<g id='pointerGroup' transform="translate(300,180)">
    <g id='pointerRotateTransform' transform="rotate(-90)">
      <line x1='0' y1='0' x2='150' y2='0'
           fill="yellow" stroke="yellow"
           stroke-width="15" stroke-linecap="round" />
  <circle cx="300" cy="180" r="20" fill="black" stroke="darkGray"
  stroke-width="3px" />
  <text x="300" y="220" id="reading" class="bold">90.0</text>
  <text x="300" y="240" id="joke"></text>

Listing 1: The SVG Meter Image source code

There are a number of points of interest in this code (it sounds a little weird talking about the source-code for an image, doesn't it, but that's what we have here).

First, SVG is an application of XML and therein lies one of its great strengths: there are many XML tools and techniques available for processing XML, and used with SVG as well, making it easy to create and process images programmatically.

Secondly, the ability to use Cascading Style Sheets (CSS) is another great strength. Given that SVG is a first-class member of the large set of web technologies promulgated by the World Wide Web Consortium (W3C), one would expect nothing less than that CSS and (as we will see) JavaScript work without hassle.

Various elements of the drawing are self explanatory: circle, line, text . Note that several elements have been given unique values for their id attribute: this will simplify later processing.

The g element introduces a group. The important point of interest here is that the g element allows the specification of a transform attribute. Transforms can be used to rotate, translate, scale and skew any portion of an image. In this image, the line element within the 'pointerGroup' g element is initially defined as if it were at position 0,0 and pointing straight to the right, and then translated and rotated into its proper place and orientation. Although this may seem strange at first, this facility allows complex images to be built up from independent sub-parts that are 'munged' into place as needed. The power of all this becomes apparent when one realizes that the various sub-parts may have been produced in isolation, or perhaps generated as the result of a data query or other program action, without reference to any particular subsequent use. In this way, SVG is designed to make it easy to put together reusable 'clip-art'-style libraries.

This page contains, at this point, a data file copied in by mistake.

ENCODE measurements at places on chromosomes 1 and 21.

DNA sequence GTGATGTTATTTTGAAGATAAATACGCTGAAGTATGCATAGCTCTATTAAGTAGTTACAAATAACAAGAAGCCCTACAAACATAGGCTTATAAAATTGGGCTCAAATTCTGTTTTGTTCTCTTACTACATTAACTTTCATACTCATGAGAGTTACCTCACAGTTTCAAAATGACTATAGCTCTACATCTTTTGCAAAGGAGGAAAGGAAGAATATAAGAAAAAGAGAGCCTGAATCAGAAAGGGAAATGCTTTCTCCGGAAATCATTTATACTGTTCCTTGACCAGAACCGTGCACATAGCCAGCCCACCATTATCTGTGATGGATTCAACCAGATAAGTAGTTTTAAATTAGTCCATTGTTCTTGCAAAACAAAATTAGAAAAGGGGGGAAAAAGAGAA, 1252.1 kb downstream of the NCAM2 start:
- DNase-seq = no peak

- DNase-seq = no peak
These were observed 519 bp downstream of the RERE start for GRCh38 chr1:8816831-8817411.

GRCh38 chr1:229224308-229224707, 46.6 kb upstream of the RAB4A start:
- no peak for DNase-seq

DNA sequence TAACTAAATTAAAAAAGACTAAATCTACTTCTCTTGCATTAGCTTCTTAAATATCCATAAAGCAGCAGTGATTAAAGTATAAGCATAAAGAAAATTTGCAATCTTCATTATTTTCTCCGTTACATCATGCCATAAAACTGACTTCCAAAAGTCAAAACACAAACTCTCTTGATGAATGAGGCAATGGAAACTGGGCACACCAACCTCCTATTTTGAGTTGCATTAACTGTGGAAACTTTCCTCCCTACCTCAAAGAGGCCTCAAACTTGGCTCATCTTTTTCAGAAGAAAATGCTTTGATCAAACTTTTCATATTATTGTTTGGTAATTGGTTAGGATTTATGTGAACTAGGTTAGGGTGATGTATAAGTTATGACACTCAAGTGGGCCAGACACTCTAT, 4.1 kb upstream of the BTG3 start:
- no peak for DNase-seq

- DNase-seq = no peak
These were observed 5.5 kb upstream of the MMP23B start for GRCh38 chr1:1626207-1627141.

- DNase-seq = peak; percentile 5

The three path elements draw the three wedges that make the dial of the meter. The key point of interest here is the mini "turtle graphics-style" language embedded into the d (path data) attribute. For example, the first line element decodes as:

M   absolute moveto         x, y

L   absolute lineto             x, y

A   absolute arc               rx ry x-axis-rotation short-or-long-way-flag clock-anticlock-flag x, y

The first circle makes use of the declarative animation provided by SVG. This is actually another W3C-originated technology called Synchronized Multimedia Integration Language (SMIL; pronounced "smile"). The animation rule declared here periodically manipulates the circle's CSS fill property to provide a 'busy' indicator: every 5 seconds the circle will flash blue for 1.2 seconds. Not every browser currently handles SVG declarative animation; for instance, most fairly recent versions of Opera do but Firefox 3.5.1 does not.

The final point to note is the rule that defines z-order layering of the image elements: textually later elements appear on top of earlier ones.